This post may contain affiliate links. Please see my disclosure policy for details.
Have you ever stopped to wonder where the very end of England is?
Well, the most westerly part of this little island is a place named Land’s End Cornwall!
It’s in an area called Sennen and you can actually make a visit to see the ends of British soil here.
Yes, this landmark has now become quite a cheesy tourist attraction, almost like a mini-theme park, but that doesn’t mean it isn’t AMAZING!
There are plenty of things to do in Land’s End Cornwall like breathtaking viewpoints of the coast, scenic walks along the peninsula and everyone needs a bucket list photo with the famous Land’s End sign.
Although a visit here may seem like a bit of a money sink, I’ll let you in on some budget hacks to cut down costs and make it a cheap place to visit on your holiday too.
Here’s my complete guide to visiting and all the amazing things to do in Land’s End Cornwall.
What is Land’s End Cornwall?
Land’s End is a headland that sits at the most westerly point of mainland Cornwall and England.
This part of the rocky coast with its granite cliffs juts out over the Atlantic ocean. From here you can see the famous Longships Lighthouse.
On a clear day, if you look further beyond Lands End you can see the Isles of Scilly around twenty-eight miles away. If you were to follow that trail overseas you would reach North America!
It’s one of the UK’s most famous landmarks and over 500,000 tourists visit each year.
However, it is not, in fact, the most southerly part of Cornwall. The Lizard is a peninsula that owns that title.
It’s one of the most beautiful coastal villages that was visited by Jack the Ripper, less commercialised and far quieter than this one!
The colourful chapters of Land’s End history
Of course, Land’s End has always been here since this island came to be! There is evidence of people on this land from 10,000 years ago from excavations.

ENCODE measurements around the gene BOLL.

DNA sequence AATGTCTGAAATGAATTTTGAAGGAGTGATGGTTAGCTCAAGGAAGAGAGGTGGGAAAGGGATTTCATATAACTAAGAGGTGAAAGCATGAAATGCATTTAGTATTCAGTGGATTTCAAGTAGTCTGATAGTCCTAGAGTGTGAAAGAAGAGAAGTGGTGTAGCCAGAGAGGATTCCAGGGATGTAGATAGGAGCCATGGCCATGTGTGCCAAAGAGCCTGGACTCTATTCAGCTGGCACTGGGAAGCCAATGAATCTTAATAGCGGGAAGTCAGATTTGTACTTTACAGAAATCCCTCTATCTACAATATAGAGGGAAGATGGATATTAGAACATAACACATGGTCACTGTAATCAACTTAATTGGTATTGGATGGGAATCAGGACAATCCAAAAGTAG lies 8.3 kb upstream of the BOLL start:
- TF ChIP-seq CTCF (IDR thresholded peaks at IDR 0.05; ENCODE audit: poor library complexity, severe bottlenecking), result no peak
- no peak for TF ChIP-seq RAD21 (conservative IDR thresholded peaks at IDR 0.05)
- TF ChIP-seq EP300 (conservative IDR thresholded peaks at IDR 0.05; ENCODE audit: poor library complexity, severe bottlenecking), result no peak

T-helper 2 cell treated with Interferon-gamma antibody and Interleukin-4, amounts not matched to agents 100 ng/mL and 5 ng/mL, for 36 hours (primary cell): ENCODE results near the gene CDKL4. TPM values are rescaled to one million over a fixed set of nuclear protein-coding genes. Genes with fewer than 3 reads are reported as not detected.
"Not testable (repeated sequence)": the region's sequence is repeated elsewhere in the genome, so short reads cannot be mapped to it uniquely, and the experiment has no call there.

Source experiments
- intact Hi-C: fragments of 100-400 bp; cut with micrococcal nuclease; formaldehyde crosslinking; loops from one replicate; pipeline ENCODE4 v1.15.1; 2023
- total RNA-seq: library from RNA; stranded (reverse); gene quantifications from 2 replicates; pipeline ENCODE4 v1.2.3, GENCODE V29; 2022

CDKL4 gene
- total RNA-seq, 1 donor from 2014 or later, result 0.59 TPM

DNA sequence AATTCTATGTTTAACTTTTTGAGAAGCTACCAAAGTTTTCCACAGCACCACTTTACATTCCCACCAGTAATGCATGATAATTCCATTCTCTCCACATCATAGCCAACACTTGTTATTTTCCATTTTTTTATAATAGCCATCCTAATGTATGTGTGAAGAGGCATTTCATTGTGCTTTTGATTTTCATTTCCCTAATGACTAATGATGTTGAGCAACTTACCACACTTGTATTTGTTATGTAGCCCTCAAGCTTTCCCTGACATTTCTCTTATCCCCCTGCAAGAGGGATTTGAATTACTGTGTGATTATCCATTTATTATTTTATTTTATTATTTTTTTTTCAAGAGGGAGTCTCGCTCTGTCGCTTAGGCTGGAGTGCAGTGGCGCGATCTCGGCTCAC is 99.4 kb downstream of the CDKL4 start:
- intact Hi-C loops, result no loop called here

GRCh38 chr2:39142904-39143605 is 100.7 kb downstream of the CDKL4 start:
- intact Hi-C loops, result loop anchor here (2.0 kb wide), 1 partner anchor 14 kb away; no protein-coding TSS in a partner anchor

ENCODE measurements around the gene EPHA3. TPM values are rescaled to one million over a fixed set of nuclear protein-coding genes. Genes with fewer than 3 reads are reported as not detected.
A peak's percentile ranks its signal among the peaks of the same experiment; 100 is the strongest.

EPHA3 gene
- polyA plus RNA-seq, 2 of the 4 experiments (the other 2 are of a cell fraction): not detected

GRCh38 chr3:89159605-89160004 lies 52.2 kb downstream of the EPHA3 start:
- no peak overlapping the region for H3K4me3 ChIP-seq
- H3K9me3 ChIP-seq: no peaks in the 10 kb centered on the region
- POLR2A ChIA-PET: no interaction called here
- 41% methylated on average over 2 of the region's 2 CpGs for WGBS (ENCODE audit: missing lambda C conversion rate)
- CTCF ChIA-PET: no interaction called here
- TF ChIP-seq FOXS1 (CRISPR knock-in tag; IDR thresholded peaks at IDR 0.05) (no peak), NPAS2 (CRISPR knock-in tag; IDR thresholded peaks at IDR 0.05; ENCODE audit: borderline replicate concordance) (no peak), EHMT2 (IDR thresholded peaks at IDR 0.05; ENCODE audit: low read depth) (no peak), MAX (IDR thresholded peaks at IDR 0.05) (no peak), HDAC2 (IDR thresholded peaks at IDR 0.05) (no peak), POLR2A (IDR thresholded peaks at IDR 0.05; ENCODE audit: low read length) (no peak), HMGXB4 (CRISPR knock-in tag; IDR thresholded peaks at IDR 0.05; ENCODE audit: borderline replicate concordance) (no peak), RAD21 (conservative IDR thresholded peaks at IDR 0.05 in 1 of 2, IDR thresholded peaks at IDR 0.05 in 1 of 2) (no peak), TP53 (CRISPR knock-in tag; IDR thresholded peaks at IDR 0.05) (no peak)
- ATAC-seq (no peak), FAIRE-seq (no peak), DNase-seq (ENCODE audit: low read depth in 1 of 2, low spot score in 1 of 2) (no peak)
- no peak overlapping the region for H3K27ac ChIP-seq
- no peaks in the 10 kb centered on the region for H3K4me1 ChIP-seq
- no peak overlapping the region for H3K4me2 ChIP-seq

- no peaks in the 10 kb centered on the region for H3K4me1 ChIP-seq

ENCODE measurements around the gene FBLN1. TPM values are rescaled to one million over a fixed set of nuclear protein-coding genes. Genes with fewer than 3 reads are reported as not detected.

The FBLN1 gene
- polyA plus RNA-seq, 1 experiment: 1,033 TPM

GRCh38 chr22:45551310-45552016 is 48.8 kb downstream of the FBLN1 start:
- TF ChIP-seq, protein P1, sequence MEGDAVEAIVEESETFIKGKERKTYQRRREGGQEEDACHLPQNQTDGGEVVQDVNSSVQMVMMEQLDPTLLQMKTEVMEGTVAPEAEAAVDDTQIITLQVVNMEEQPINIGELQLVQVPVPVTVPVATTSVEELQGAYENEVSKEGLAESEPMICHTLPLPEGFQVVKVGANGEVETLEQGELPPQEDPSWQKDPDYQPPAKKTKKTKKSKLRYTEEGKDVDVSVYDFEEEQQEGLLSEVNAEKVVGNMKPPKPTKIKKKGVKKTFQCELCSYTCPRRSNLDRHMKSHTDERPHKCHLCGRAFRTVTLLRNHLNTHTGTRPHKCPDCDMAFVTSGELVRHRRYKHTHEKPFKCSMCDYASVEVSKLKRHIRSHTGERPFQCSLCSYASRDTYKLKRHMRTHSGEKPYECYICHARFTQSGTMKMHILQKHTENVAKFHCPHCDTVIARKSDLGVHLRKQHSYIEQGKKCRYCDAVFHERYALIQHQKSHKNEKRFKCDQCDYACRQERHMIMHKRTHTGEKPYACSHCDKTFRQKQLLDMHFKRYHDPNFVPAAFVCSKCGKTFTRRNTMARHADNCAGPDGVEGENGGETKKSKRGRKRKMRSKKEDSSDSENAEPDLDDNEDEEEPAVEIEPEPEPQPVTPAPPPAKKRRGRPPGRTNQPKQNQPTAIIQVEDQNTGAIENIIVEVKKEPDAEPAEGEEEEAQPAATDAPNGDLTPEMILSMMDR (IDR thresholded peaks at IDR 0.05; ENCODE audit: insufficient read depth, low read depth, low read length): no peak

During the time of the ancient Greeks it was called Belerion which means ‘the shining land‘ or ‘place of the sun’.
It eventually became private land around 1066 but was conserved as an attraction that the public could explore.
The name Land’s End propped up around the 1500’s when it was recorded as ‘Penn an Wlas’ which is Cornish for ‘end of the land’.
In the Victorian era, mass tourism had taken hold and many would make the journey by stagecoach to Sennen from Penzance.
It would be a long journey and they would stop off at the First and Last Inn before making their way out on the headland.
Most of the theme park and attractions around Lands End we see nowadays was built in the 1980s and 90s when it was sold off to Heritage Great Britain PLC.
King Arthur’s Lost Land of Lyonesse
There are many legends surrounding Lands End Cornwall such as giants and faeries who lived in this area may eons ago. But, the most famous and intriguing is the Lost Land of Lyonesse.
This is a legendary land that is part of the Arthurian tales and is meant to lie beneath the depths of Land’s End around the Isles of Scilly.
It’s mentioned in the romantic tale of Tristan and Iseult and Lyonesse was Tristan’s home. This largely Celtic legend is thought to be inspired by the story of Lancelot and Guinevere.
Although it is a mythical kingdom, it does draw many King Arthur enthusiasts every year.
What is the Land’s End Landmark attraction?
The Land’s End Landmark attraction today is leisure complex on the headland that sits at the edge of the coastline.
All of the resort complex overlooks the tip of Land’s End. Within the area there are a number of viewpoints, walks along the peninsula and the all important Land’s End landmark sign that overlooks the very end point.
As well as the free attractions there are a number of restaurants, food kiosks, souvenir shops and pay-as-you-go attractions too.
Do you have to pay to visit Land’s End Cornwall?
No, the Lands End Landmark Attraction is completely FREE to visit. You just pay a rather expensive all-day parking charge of £4 during the day in the offseason but it can go up to a whopping £6 in summer.
However, that doesn’t mean that the theme park is free of charge!
Although there are many free things to do in Land’s End like walks and viewpoints, most of the pay-as-you-go attractions will cost you a fair bit of money.
There are also lots of expensive distractions like gift shops, food stalls and getting a picture with the sign is an investment in itself.